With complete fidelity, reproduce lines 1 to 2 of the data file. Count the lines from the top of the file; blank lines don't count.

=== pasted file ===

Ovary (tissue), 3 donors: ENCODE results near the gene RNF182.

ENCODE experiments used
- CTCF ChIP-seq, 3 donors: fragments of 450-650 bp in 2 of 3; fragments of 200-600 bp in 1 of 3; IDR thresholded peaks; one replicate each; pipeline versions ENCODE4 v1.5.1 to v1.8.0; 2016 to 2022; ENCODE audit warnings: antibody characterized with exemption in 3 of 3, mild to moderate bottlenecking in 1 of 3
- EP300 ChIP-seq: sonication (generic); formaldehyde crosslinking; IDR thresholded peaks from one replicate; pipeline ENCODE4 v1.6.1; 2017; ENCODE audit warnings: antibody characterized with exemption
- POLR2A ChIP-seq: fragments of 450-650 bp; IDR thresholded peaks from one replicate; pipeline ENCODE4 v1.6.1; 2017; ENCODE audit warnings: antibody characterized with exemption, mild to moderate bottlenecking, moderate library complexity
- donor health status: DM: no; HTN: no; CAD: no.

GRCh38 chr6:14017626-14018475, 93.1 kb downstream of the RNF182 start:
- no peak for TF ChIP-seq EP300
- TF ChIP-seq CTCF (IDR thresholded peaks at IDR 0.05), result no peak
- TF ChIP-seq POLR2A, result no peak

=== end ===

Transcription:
Ovary (tissue), 3 donors: ENCODE results near the gene RNF182.

ENCODE experiments used